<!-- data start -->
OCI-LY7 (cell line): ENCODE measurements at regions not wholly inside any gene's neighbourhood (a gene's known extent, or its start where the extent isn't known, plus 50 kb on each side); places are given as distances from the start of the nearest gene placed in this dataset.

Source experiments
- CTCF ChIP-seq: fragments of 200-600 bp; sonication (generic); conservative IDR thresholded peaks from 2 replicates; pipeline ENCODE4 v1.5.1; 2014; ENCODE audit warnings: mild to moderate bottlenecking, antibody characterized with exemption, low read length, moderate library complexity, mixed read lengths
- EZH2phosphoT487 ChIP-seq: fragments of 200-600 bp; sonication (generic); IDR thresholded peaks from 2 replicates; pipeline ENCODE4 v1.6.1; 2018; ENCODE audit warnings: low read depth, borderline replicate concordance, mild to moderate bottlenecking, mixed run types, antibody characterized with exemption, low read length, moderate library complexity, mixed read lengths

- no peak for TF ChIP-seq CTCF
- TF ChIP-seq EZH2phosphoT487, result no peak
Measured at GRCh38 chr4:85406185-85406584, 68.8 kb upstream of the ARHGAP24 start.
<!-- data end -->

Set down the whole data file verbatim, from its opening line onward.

OCI-LY7 (cell line): ENCODE measurements at regions not wholly inside any gene's neighbourhood (a gene's known extent, or its start where the extent isn't known, plus 50 kb on each side); places are given as distances from the start of the nearest gene placed in this dataset.

Source experiments
- CTCF ChIP-seq: fragments of 200-600 bp; sonication (generic); conservative IDR thresholded peaks from 2 replicates; pipeline ENCODE4 v1.5.1; 2014; ENCODE audit warnings: mild to moderate bottlenecking, antibody characterized with exemption, low read length, moderate library complexity, mixed read lengths
- EZH2phosphoT487 ChIP-seq: fragments of 200-600 bp; sonication (generic); IDR thresholded peaks from 2 replicates; pipeline ENCODE4 v1.6.1; 2018; ENCODE audit warnings: low read depth, borderline replicate concordance, mild to moderate bottlenecking, mixed run types, antibody characterized with exemption, low read length, moderate library complexity, mixed read lengths

- no peak for TF ChIP-seq CTCF
- TF ChIP-seq EZH2phosphoT487, result no peak
Measured at GRCh38 chr4:85406185-85406584, 68.8 kb upstream of the ARHGAP24 start.